Tuesday, February 7, 2012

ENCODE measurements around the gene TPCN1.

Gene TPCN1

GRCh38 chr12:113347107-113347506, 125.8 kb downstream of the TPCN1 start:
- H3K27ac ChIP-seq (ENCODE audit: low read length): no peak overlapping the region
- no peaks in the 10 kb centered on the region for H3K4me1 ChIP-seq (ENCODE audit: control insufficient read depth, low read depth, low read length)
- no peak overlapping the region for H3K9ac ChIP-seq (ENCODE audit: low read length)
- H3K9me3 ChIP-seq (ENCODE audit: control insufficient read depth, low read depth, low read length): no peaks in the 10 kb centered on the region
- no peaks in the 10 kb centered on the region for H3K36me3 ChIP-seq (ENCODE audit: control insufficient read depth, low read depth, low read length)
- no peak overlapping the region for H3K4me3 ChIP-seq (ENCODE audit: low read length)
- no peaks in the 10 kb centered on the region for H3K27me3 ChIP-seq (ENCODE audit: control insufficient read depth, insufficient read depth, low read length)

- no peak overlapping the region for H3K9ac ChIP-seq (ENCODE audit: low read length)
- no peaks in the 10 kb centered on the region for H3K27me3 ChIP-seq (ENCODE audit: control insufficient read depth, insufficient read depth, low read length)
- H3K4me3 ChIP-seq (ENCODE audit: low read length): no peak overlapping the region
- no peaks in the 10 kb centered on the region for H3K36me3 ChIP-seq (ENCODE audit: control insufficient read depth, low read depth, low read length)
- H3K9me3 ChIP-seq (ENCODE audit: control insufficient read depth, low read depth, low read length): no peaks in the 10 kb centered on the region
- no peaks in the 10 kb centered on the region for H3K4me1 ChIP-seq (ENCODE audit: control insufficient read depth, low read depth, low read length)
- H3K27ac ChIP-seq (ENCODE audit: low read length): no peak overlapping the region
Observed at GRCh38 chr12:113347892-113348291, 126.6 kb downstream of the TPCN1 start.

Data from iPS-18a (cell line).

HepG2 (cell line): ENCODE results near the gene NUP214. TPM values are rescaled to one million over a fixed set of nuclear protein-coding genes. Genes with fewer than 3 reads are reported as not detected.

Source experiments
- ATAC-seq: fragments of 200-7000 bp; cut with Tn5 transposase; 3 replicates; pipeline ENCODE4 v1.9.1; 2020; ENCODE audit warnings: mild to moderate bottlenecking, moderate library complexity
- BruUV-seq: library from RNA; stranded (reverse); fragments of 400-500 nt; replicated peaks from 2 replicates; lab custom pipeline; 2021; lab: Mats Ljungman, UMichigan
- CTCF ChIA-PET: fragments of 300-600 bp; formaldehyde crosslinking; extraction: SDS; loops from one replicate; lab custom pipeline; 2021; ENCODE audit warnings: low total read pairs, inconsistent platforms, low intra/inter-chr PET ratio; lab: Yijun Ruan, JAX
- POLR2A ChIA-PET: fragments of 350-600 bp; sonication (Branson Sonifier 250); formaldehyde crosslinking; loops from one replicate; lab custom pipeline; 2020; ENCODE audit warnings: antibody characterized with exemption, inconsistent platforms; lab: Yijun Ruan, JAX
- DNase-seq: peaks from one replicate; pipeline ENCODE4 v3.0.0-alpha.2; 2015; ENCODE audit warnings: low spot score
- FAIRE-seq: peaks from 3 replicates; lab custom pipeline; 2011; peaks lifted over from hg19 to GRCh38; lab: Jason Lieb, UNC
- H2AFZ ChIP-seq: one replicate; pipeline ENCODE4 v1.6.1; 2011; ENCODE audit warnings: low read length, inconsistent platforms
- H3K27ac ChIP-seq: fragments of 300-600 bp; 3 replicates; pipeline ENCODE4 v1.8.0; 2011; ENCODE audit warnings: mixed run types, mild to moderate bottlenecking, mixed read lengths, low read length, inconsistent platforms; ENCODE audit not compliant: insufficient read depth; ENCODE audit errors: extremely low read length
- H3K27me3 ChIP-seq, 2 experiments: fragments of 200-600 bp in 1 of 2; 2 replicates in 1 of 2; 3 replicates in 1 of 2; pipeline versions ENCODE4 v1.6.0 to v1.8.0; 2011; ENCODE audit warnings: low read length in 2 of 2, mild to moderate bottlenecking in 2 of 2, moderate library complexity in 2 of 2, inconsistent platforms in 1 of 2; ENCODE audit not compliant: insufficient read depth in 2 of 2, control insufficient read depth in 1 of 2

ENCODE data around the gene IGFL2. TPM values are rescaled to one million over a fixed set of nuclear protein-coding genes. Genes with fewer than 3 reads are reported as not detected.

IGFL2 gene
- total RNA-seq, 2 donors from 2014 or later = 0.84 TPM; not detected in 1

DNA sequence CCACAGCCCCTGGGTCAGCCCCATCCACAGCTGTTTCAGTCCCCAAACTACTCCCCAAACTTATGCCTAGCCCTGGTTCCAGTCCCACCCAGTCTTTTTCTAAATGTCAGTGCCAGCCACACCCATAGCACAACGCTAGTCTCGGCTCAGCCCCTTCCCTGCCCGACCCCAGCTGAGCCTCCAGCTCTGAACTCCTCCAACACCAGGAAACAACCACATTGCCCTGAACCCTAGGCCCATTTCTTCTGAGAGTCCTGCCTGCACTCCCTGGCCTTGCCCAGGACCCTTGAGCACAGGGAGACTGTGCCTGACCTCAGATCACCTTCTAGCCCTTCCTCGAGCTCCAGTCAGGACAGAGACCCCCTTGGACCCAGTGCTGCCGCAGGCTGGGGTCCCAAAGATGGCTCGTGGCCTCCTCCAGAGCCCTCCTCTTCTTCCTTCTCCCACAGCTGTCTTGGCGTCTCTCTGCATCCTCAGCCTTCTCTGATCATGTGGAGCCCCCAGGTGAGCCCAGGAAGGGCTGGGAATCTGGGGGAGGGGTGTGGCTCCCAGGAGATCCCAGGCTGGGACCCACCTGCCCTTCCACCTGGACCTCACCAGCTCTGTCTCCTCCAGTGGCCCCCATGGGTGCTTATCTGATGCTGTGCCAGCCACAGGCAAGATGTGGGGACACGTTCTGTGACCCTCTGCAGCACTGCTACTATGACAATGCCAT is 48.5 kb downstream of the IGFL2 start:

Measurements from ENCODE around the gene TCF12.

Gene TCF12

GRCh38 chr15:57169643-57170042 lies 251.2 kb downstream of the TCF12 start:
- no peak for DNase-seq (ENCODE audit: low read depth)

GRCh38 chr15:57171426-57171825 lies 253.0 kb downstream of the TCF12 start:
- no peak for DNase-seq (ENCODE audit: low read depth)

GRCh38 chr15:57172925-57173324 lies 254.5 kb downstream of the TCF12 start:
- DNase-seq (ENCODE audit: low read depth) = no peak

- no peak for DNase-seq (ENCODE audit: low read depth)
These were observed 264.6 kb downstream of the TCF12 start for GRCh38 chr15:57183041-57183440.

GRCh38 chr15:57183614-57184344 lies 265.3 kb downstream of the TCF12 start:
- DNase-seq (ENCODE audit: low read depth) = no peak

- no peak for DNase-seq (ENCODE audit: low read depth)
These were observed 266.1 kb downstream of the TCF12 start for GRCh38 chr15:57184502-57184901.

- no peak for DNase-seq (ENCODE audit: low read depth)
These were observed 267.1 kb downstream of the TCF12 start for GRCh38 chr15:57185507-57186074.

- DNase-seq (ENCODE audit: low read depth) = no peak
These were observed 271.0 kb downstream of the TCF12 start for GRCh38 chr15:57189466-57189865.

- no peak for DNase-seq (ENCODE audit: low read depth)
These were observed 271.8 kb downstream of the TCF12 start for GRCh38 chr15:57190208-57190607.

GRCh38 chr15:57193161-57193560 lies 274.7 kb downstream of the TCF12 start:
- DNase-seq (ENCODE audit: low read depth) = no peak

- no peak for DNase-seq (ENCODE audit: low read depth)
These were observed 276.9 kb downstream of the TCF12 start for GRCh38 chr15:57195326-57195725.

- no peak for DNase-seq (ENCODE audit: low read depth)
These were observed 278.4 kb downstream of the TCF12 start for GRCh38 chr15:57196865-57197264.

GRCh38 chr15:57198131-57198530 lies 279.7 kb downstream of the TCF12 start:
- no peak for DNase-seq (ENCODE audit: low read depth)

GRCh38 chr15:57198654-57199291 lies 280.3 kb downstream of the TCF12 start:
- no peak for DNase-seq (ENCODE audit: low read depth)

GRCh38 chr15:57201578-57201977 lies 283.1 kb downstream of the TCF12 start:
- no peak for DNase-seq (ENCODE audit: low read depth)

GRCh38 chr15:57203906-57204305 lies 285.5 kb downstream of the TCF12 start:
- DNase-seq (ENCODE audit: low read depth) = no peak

Endeavor to drop the accent as it will never sound authentic, even if it is. We judge words based on their sound and not their meaning because we know somewhere deep inside ourselves without anyone having to tell us, without anyone having to demonstrate this truth through intricate logical maneuvers, that words can never mean anything, or at least they can’t mean anything in quite the same way that objects can, the way objects mean something when you place them side by side on a flat surface. And then you step back and you wave your arm a certain way – in a sweeping motion over the objects. Or, if they are large, in their general direction. Those in the audience will begin to shift about uncomfortably in their seats. Minutes pass, more people get anxious and pretty soon someone is shouting in the back row, stringing together expletives as if they were bits of shell and he was in the process of making a necklace. Make no mistake – he and the others like him are in on it; they have been rehearsed, they have been carefully selected based on the color of their mustaches and the blank looks they get in their eyes whenever you ask them a question concerning the Adriatic Sea, or the hypotenuse of a triangle and why it is almost always more beautiful than the other sides. After the others have cleared out, I approach a table occupied by a single, snarky-looking little man and three women each at least three times his size. I try to make out what they are saying before I get there, but the conversation unravels at the speed of electricity and sounds – as a consequence of each of these people speaking at exactly the same time – as if it were created by a machine. One with a handle on the side and a mechanism hidden away in the interior of the machine, a mechanism that is set in motion by someone turning the handle. The mechanism, I imagine, forces gears of soft metal to rub against one another so that there is a great deal of friction, but not an excess of heat. Hence, the hum. One gets the sense immediately that what all of this is aping is the physical operations of human coitus while intentionally leaving out some of the more salient factors, such as what we like to call an “emotional connection” and an imagination wholly taken up sometimes with images of other people’s shoes. It doesn’t take long, though, to realize we have been misled, have been left to fend for ourselves on a terrace overlooking a series of other terraces, each of which is, as near as we can tell (and believe me – we look; we have no choice but to look) abandoned. Bare of all life, except for perhaps a housefly here and there. Even that we can’t be sure of because the distances involved are such that what one thinks one sees might turn out, in actual fact, to be an illusion -- a trick of depth and shadows, and the mind’s unconquerable desire to populate the world beyond its borders with other entities very much like itself. Meaning, very frail things. Abysmal things just moments from flickering out. But possessed, for all that, of a sense that they ought, by rights, to burn forever. That no one has ever experienced that unseemly thing called light in quite this form before.

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